Once upon a time when the world of publishing was not so concerned with the profit and loss of a given book, there was no need for such stunts. Books and careers were nurtured, brought along to maturity, and seasoned to craftsmanship and respectability. Something happened to publishing as it has to the American arts and movies and other cultural pillars which this society has cheapened to vulgarity and perversity. Everything has gone the way of tabloids, reality shows, and Paris Hilton. And unfortunately, we are none the better for it. That's why when we as consumers see the artistry and special qualities of something extraordinary, we must salute it and give it our support. Those rare jewels are going to be much rarer if those wizards of accounting and Wall Street have their way.

Seek out the rarities. Support them so we can beat back the mediocre and mundune.

Cole Riley

Dee-Dee said...

I read the original promotional email and my first thought was is she kidding. Then I read it understood the concept. And though I am still up in the air on how I feel about it. (Ask me tomorrow and my opinion may change) I passed the information on. In the end this will lead to more sales and this is the promotion this author wants out there. In the end I am all about support the author in the forum they choose. Who knows maybe someone will gain something from this campaign. If nothing else she should she some decent sales.

Anonymous said...

I feel this is yet another marketing ploy by the publishing houses to degrade African Americans. The societal stigma has already been cast upon us and now it will be nationally displayed. I am quite disappointed by Ms. Reid as I feel she has sold her soul to the devil for the almighty dollar. A more positive marketing campaign could have been devised to promote her work but I guess when your readship is not what you had hoped it would be after 2 novels then.....

The little respect that she might have gained from her literary counterparts is surely lost now.

Anonymous said...

We all agree that as a promotion this makes us cringe. But marketing is just that, tacky or not it has no color.
People of every ethnicity have cultural laundry we'd rather not have aired on a national stage.

The author has, like many others, found a stereotype to exploit, and it looks like she is going to mine it for all it's worth. It is unfortunate that she couldn't be "bigger" about this, but face it: if it wasn't she, it would have been someone else (say FOX or UPN) who recognizes the money making potential of nightime soap called "Baby Mama Drama" or a reality series called "Who's Your Daddy". Oh wait, haven't they already done that - in white.

As soon as WE stop allowing ourselves and our situations to be exploited for
lowest-common-denominator entertainment, the interest WILL die away, and the marketers will be forced to go back to creativity.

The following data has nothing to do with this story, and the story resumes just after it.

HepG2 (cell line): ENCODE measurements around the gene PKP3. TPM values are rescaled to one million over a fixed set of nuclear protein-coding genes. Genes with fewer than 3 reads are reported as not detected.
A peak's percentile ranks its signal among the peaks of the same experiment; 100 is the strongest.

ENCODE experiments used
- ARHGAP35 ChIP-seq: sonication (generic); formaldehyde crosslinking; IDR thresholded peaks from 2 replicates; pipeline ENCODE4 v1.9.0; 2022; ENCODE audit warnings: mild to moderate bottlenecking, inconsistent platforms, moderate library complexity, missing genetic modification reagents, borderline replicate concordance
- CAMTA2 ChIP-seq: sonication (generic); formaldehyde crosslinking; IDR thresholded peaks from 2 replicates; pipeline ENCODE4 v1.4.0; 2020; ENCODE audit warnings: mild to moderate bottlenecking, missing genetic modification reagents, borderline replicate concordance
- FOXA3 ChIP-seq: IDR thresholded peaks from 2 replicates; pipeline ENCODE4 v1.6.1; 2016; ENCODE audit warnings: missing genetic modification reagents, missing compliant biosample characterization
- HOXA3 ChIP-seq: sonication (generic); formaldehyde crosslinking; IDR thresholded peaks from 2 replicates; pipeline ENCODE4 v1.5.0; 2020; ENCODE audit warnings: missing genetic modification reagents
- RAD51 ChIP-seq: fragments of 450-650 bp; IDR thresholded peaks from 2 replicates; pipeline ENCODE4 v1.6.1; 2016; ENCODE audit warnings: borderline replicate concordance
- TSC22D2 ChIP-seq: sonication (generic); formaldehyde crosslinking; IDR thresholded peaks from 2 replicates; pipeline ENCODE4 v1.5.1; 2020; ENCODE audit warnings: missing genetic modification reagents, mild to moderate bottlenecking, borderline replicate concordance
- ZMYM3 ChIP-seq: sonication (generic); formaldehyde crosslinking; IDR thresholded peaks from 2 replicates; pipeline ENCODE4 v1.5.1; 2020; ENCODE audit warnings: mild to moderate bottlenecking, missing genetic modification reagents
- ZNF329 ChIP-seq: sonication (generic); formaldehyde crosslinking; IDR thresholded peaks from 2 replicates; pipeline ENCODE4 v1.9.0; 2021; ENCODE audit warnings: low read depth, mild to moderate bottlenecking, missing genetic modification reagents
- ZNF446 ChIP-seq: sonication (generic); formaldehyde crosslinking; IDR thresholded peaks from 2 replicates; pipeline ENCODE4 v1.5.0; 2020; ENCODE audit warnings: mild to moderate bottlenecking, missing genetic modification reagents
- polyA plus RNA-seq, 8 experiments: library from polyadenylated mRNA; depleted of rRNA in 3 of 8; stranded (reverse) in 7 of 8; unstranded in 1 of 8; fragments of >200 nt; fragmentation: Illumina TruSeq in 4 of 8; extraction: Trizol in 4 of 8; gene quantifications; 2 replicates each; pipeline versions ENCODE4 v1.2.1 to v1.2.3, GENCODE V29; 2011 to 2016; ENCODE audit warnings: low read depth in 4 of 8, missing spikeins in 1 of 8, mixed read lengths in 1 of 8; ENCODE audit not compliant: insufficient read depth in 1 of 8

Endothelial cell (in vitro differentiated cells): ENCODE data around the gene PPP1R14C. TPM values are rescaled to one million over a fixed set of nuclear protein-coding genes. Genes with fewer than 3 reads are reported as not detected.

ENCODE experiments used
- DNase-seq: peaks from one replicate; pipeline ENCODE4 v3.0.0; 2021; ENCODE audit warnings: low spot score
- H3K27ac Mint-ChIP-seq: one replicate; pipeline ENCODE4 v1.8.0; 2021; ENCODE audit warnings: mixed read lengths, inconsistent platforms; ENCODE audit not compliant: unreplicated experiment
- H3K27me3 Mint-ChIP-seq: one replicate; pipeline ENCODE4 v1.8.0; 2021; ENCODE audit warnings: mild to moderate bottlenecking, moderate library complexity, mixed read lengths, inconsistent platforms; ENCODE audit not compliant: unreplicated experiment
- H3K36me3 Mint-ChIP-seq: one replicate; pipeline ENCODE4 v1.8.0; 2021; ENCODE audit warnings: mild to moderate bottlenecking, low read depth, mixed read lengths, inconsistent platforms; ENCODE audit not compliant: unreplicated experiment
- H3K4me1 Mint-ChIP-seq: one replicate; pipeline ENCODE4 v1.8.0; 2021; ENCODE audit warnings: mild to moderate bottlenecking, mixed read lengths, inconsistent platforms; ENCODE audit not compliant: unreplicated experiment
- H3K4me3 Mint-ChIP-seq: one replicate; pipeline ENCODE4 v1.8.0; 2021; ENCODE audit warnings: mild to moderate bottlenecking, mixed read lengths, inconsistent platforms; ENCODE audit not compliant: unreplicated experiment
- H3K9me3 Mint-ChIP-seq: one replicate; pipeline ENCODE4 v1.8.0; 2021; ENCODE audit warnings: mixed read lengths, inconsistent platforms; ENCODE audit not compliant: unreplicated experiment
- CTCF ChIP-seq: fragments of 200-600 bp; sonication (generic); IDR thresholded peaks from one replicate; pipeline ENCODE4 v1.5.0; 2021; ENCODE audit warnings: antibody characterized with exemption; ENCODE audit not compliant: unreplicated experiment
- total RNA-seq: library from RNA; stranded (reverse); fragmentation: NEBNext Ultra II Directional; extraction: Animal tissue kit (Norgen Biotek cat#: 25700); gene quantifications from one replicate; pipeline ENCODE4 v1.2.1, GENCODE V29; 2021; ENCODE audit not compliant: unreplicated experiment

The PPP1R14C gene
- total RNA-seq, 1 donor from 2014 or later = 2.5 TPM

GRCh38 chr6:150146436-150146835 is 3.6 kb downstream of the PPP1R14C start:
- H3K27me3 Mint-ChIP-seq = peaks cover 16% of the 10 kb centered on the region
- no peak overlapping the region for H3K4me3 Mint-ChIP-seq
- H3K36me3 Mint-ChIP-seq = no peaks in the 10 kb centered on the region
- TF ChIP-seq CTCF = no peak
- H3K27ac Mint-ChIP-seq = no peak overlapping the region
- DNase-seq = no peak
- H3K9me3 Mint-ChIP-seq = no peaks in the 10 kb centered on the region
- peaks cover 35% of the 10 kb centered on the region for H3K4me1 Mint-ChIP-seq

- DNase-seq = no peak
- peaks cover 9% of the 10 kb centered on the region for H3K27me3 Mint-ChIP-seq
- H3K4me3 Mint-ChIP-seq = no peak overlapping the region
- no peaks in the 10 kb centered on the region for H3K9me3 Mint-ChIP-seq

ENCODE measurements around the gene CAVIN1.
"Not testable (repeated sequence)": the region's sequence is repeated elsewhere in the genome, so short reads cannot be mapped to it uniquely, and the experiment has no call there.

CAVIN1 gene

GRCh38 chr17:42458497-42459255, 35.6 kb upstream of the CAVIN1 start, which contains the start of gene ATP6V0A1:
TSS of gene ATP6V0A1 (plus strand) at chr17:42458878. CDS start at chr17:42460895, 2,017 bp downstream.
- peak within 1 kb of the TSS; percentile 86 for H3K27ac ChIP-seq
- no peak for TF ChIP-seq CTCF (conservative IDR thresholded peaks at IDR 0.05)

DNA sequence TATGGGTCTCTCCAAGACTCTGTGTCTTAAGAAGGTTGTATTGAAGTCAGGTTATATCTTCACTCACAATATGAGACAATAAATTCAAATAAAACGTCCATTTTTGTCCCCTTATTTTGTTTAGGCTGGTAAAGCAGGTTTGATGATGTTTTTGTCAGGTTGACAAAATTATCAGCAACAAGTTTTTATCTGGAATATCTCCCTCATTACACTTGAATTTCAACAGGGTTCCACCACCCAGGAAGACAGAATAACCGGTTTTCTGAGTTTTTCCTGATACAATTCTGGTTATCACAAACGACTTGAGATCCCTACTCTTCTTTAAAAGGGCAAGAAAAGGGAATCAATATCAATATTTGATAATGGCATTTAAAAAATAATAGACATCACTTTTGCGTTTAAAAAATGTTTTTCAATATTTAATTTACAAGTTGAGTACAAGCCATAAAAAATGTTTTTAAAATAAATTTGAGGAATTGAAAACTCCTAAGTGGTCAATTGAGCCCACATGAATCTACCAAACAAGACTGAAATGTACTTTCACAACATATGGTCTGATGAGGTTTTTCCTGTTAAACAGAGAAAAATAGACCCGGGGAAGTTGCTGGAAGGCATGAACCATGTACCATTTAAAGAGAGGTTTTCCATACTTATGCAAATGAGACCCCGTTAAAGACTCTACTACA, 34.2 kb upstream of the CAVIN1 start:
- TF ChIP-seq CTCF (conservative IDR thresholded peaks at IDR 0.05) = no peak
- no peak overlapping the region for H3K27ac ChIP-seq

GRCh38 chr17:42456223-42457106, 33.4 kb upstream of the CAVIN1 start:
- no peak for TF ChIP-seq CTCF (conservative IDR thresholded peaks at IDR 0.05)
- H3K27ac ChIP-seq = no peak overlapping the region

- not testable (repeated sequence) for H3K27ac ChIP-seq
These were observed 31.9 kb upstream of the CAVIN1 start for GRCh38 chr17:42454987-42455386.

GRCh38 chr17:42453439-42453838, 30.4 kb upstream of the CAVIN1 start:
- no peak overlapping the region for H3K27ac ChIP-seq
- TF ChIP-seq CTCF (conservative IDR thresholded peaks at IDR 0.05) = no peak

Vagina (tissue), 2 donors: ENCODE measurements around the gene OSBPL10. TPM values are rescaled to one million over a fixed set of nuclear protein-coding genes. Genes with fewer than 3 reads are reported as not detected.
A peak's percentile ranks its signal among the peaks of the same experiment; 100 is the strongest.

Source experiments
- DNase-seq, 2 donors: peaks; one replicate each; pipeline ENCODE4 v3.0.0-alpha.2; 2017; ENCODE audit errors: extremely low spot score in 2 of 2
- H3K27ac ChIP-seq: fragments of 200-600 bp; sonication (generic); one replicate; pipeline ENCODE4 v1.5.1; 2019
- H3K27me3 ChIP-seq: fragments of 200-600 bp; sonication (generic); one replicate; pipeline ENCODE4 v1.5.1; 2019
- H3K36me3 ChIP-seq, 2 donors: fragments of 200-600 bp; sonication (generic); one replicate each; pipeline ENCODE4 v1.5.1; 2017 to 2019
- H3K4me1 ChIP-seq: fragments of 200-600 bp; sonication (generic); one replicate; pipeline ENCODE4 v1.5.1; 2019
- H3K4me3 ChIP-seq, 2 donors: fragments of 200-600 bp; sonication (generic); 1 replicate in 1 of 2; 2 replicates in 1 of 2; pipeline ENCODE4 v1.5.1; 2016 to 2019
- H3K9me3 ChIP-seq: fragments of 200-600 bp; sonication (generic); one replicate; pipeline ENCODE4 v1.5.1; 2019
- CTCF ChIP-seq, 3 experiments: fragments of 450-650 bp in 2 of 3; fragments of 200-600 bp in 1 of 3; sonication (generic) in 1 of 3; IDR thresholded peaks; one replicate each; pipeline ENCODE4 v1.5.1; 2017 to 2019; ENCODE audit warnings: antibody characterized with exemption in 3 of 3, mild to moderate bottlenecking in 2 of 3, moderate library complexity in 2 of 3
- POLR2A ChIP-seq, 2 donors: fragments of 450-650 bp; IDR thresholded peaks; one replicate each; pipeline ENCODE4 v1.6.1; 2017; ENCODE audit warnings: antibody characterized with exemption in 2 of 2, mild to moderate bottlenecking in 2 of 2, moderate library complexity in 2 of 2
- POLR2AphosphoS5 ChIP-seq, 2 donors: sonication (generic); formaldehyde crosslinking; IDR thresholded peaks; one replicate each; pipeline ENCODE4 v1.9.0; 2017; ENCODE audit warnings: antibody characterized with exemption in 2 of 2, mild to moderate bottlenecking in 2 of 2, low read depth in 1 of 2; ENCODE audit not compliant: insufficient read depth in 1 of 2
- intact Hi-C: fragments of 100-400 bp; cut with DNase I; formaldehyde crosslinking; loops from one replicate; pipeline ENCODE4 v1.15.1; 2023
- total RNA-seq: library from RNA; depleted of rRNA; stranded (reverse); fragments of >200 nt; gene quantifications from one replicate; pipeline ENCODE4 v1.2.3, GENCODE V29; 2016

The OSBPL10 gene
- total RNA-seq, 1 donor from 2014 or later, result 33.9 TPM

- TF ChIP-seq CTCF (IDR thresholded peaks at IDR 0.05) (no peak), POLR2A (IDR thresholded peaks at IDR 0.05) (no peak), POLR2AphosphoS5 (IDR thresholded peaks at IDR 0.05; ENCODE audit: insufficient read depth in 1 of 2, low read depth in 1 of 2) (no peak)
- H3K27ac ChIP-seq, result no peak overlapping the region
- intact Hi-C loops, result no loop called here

Anonymous said...

I am happy to say that I am one of the winning couples set to be Married during the 'Marry Your Baby Daddy Day' event. It is amazing to look at some of the views that is posted on this website. As a society we tend to look at the negative in things instead of try to help support an idea that was not thought of by oneself. Is Maryann promoting her upcoming book release? Yes. At the same time she is making Ten very grateful couples dream come true. Hosting a wedding event that includes such amenities, if we were to have planed ourselves would not be able to afford.

Both my husband-to-be and myself are College Graduates who have been in a Healthy, Loving relationship for over several years with two children. This event sparked something in my partner that gave him the confirmation that he was ready to get married. It gives a chance to show BLACK Families in a Positive light. Completing the family circle with the Union of Marriage. The key element that I think is truly being missed by many of the readers is that Maryann had a vision to help promote marriage in the black community, using couples that have a strong family unit, with a genuine bond that has the possibility of making it through this whole process with a successful and healthy marriage.

I know this is all a matter of personal opinion. I just feel if you do not have anything nice to say, it is sometimes better not to say anything at all. Well wishers is what is needed to allow for the Best possible outcome for this upcoming event.

bride to be said...

Where do I start? First let me say that I am 1 of the 10 wives to be married on sept 29. I just want to say everyone is intitled to their oppinion. On that note, here is mine....I have read about 100 different comments about this wonderful event and 99 of them were bad...For some reason everyone is under the impression that Maryann got together with 10 baby mama's, the F.B.I, NYPD and we set out on a search for our childrens father... Each one of the couples have been together atleast 5yrs, Living "together" and raising our children "together"... We have been living as families, not raising our children alone looking for their daddy.. Their Daddy's have been there from the start..This is about marriage, a union in the eyes of god, not locate my baby daddy so i can marry him...